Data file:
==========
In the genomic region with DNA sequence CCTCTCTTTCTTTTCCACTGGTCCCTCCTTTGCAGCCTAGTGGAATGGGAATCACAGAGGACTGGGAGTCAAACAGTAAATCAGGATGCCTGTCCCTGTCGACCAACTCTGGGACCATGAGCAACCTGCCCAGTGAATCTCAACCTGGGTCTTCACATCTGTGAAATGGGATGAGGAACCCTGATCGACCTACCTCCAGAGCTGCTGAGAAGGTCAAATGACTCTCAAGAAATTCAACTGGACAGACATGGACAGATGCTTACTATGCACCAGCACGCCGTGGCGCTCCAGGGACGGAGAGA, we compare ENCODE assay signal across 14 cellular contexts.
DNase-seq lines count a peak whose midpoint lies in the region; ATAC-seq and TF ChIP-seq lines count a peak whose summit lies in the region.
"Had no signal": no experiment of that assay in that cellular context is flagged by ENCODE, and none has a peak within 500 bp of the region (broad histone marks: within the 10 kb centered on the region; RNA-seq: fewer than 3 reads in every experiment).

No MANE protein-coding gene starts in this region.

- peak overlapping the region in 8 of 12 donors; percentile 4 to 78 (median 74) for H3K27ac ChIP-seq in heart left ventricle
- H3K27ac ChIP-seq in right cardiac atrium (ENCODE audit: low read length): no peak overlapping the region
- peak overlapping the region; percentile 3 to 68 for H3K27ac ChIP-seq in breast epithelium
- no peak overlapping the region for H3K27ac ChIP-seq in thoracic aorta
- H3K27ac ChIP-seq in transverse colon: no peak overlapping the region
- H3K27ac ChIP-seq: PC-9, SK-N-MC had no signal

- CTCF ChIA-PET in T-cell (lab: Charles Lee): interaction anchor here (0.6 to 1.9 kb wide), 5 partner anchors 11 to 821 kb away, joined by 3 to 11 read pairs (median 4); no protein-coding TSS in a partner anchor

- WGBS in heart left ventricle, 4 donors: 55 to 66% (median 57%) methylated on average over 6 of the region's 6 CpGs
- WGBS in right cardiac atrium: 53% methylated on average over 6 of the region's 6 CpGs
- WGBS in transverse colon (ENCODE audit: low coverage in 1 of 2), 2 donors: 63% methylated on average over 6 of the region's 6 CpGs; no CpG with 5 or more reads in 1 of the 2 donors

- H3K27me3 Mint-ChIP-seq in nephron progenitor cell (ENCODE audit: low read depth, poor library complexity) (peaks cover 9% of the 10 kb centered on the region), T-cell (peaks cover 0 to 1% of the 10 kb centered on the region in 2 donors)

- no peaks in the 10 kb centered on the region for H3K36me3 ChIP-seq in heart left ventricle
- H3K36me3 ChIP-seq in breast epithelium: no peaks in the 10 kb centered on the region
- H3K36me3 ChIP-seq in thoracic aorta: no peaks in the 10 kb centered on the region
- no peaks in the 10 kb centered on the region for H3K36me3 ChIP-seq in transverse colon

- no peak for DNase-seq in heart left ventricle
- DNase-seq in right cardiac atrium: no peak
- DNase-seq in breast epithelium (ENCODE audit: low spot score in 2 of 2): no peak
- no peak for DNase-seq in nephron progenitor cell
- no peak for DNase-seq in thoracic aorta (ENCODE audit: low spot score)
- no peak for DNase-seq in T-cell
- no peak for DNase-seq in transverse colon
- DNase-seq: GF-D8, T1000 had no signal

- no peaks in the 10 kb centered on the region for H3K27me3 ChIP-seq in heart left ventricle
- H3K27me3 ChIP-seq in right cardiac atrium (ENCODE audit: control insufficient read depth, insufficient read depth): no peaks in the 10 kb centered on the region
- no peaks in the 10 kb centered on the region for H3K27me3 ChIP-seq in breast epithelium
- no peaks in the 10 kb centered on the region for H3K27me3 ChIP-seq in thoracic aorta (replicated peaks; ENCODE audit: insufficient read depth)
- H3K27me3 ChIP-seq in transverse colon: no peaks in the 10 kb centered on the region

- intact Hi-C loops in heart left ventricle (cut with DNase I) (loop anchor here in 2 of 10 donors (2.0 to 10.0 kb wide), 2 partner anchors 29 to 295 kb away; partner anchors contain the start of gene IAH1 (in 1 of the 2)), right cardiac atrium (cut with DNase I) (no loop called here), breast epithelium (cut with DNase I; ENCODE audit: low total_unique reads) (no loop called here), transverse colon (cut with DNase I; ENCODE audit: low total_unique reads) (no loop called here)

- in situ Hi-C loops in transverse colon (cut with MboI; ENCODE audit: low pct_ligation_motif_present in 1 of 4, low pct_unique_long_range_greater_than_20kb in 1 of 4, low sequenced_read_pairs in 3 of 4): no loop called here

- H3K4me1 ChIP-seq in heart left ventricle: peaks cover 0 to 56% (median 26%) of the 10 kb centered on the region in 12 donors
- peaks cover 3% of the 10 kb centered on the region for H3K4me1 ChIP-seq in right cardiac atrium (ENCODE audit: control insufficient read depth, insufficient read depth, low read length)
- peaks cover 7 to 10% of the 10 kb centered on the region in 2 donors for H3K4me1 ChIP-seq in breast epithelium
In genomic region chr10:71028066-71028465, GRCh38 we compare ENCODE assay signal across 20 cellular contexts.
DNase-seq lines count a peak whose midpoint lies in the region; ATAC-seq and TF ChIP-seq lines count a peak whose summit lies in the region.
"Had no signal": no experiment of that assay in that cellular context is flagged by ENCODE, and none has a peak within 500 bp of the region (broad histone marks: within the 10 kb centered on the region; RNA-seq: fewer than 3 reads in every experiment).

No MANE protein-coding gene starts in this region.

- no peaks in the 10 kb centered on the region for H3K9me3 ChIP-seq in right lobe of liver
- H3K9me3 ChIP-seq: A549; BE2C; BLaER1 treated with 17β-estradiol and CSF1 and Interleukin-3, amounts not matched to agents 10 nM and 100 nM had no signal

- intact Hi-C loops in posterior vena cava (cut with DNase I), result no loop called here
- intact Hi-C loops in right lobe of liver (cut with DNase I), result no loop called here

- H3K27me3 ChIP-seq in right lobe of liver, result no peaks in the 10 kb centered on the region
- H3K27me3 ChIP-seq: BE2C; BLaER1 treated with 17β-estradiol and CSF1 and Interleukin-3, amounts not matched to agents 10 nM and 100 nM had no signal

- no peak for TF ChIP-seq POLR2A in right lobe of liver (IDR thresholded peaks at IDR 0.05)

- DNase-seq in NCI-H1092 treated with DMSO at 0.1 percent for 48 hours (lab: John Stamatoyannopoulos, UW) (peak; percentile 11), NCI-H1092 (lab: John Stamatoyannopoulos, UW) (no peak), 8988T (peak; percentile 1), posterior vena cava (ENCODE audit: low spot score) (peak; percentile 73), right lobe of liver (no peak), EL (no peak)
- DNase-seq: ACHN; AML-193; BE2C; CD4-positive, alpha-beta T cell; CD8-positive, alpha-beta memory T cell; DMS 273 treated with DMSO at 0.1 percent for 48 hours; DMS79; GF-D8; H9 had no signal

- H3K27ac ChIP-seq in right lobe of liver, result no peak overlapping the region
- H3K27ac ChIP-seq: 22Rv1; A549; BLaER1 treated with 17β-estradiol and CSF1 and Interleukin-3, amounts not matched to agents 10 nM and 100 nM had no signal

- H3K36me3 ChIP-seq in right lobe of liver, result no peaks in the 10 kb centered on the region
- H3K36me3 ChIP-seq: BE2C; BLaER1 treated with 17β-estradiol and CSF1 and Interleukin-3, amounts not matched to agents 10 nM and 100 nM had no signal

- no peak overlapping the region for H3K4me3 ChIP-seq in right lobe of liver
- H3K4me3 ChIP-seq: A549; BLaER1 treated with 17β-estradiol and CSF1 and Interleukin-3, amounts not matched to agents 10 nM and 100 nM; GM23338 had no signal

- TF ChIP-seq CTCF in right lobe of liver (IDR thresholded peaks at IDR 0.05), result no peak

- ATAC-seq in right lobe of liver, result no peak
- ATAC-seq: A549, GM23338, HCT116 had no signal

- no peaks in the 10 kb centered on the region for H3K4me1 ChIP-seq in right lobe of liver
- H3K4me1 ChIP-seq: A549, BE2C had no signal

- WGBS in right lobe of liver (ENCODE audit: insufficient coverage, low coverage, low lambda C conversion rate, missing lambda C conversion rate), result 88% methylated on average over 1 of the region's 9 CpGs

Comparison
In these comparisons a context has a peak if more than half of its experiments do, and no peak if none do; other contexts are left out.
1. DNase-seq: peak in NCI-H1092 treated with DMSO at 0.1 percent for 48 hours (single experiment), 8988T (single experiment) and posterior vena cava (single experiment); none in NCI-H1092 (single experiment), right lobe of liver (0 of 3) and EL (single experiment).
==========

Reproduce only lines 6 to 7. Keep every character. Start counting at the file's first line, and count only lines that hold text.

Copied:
- H3K27ac ChIP-seq in right cardiac atrium (ENCODE audit: low read length): no peak overlapping the region
- peak overlapping the region; percentile 3 to 68 for H3K27ac ChIP-seq in breast epithelium